When I was growing up, my mom called her version of this very simple chicken dish "cold boiled-chicken" because it was essentially a boiled chicken served cold or sometimes sort of tepid but never blazing hot. The Chinese version, known as Hainanese chicken, is usually served with salted, skin-on peanuts and a garlicky, gingery condiment. The Thai version, called Khao Man Gai, is usually served warm on a bed of rice that's been cooked in chicken broth with a thick, spiced soybean paste and cucumber slices on the side.
My mom is Chinese and my dad is Thai, so is it any wonder that simple chicken and rice is one of my favorite dishes? For this recipe, I've streamlined the process considerably and made a simple mish-mash of the two styles: Instead of cooking the rice in the chicken broth made by the cooking the chicken, I just spoon a little of the savory liquid over the top, and the condiment I use is heavy on the green onions and only contains chiles if I'm craving them (because despite my genetic predisposition to like really spicy food, I don't). This recipe also employs the use of residual heat to cook the chicken, which warms the cockles of my energy-efficiency-loving heart.
Use white rice to go old-school or use brown for some flavor and fiber. If you have the patience and don't plan on eating the chicken sooner than later, go ahead and use the chicken cooking liquid to cook your rice. It will only make it that much more delicious.
To finely chop the green onions for the condiment, I slice them into quarters lengthwise before I work my way down each stalk; it's a good knife-skills exercise and helps to get evenly sized pieces of onion.
I usually eat my chicken warm-ish, but it's also great cold. The variations on this recipe are endless. Sometimes I'll go for a pho-like flavor in the broth, adding in a stick of cinnamon, a piece of star anise, and a clove or two. You can also add a chunks of bitter melon (or another vegetable) to the broth to make it extra fortifying. —vvvanessa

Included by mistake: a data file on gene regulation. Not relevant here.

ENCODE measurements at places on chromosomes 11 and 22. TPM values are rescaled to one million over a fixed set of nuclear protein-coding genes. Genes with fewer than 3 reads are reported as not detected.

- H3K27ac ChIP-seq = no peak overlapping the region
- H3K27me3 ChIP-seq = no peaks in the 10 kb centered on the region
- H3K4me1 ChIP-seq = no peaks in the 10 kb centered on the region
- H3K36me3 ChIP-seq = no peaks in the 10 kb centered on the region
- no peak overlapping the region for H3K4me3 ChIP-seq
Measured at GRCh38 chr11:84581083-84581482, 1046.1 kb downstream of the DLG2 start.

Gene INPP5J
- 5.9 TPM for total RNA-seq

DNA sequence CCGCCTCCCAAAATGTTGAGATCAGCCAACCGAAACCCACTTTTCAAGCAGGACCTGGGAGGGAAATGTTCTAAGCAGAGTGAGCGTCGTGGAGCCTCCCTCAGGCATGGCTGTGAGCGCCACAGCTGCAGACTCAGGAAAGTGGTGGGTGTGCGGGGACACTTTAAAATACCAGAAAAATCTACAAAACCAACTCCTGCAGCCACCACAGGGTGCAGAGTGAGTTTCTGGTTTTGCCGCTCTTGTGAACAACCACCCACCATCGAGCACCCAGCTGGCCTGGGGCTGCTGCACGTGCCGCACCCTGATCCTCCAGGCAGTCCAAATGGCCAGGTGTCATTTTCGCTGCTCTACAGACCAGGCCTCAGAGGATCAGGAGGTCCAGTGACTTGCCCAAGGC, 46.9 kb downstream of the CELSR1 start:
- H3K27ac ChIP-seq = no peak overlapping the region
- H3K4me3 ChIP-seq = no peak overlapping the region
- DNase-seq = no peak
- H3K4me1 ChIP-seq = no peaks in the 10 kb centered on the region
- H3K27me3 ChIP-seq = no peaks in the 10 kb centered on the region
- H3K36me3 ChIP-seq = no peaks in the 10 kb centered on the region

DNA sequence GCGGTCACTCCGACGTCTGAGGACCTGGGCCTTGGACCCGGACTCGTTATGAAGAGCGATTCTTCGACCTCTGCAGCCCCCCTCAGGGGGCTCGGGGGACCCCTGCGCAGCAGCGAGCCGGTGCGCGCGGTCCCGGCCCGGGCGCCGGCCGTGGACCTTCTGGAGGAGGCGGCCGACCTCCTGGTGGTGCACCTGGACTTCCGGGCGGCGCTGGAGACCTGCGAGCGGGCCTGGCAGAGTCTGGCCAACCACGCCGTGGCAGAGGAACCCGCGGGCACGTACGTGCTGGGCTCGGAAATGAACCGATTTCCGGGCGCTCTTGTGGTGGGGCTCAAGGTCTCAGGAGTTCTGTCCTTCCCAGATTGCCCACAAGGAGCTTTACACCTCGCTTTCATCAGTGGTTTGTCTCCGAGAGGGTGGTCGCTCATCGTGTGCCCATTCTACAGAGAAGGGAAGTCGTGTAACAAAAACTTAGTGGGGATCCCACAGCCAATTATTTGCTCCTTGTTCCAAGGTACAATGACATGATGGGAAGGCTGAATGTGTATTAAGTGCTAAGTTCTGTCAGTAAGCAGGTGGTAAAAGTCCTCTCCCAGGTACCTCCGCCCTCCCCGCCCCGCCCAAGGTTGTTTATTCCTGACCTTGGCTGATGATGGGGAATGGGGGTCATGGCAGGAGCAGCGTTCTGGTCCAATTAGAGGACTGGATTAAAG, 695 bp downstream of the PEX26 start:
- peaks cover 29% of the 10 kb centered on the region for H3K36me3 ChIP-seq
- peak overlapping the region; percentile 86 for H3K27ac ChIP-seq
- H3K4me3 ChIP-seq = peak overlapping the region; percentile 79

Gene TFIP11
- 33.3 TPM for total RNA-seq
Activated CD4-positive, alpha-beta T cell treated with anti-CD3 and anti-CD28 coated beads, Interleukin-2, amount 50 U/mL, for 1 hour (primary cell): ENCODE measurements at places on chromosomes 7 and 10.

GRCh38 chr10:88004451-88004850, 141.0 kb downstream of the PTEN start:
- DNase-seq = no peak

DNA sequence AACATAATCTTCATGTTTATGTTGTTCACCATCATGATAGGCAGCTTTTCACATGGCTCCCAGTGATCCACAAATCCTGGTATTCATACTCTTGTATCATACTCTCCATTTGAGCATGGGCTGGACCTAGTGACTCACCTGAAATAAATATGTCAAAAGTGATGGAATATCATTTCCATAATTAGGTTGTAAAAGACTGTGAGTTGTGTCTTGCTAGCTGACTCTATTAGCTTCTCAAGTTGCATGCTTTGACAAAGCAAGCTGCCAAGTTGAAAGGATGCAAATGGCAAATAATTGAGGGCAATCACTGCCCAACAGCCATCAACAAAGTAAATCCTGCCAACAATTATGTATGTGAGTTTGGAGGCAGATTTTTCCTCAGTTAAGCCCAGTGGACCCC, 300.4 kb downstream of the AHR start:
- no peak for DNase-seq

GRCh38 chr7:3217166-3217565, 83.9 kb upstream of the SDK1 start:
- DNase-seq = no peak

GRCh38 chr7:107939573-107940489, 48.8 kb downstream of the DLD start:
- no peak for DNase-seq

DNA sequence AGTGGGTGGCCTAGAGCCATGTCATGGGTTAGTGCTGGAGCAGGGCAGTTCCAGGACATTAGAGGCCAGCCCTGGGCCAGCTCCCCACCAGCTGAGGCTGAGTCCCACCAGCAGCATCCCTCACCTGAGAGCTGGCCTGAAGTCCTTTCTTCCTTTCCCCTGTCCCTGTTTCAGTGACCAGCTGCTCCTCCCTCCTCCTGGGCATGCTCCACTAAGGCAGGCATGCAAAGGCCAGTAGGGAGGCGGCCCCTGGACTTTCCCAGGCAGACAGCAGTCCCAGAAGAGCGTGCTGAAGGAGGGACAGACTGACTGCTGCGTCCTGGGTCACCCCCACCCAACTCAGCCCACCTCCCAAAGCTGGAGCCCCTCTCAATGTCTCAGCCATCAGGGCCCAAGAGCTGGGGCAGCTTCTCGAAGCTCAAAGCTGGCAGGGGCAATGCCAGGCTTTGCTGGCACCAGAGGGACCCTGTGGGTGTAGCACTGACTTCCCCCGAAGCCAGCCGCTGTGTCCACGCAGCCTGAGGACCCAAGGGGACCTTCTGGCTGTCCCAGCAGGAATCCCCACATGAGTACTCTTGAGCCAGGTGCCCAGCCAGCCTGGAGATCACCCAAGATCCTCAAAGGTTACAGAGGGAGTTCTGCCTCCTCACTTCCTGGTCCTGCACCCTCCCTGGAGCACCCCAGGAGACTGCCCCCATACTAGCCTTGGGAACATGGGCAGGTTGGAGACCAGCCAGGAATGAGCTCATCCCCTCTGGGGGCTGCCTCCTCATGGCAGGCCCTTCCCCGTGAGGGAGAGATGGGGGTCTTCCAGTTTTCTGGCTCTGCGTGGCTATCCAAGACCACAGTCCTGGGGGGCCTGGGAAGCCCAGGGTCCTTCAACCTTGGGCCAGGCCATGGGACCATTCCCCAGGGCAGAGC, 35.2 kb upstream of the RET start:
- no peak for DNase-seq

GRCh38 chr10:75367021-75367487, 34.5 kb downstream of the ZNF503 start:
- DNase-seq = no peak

- Prep time 15 minutes
- Cook time 1 hour 20 minutes
- Serves 4
slices ginger, peeled or unpeeled, plus 2 tablespoons finely chopped (or grated on a Microplane) ginger
garlic cloves, peeled and lightly crushed
Coarse-grain sea salt
finely chopped scallions (both green and white parts)
Thai chile, seeded and finely chopped (optional)
cooked rice (white or brown, cooked in water or chicken stock)
Optional garnishes: salted and roasted skin-on peanuts, cucumber slices, cilantro leaves, tomato slices, fried shallots or garlic, sliced scallions, chile sauce like Sriracha, and/or soy sauce
- Place the chicken, breast and legs down, in a stock pot or Dutch oven with a tight-fitting lid. Add the ginger slices, the garlic, black peppercorns, and 1 teaspoon of salt. Cover the chicken completely with cold water (3 to 5 quarts, depending on the size of your chicken and pot). Full immersion of the chicken is key.
- Bring to a boil and cook at a full boil for 10 minutes. Skim off the scum if you like. Remove the pot from the heat and cover with a tight-fitting lid. Let the chicken sit for 1 hour.
- While the chicken cooks, in a small bowl, mix the finely chopped ginger, the scallions, oil, chile, if using, and 1 teaspoon of salt; the mixture should be salty and strong-tasting.
- Carefully lift the chicken out of the pot and transfer to a platter or cutting board. Do not lift the chicken by any of its limbs or they will come off. An instant-read thermometer inserted into the thickest part should register at least 170°F. Unless you have a freakishly large chicken, this should not be a problem. Let the chicken cool slightly.
- Bring the broth back to a boil, then let it simmer while the chicken cools. Taste and add 1 teaspoon or so more salt if you like (I like mine on the salty side).
- To serve, cut the chicken into pieces (I avoid chopping the legs into pieces because they tend to splinter. and I would rather just serve them whole). Arrange them alongside or on top of the hot rice that has been doused with 1 tablespoon or so of chicken broth. Feel free to remove the skin. On the side, serve a small bowl of strained broth garnished with cilantro and scallions. Use the ginger-green onion condiment sparingly. Serve with a soy sauce creation and any of the garnishes mentioned, as desired.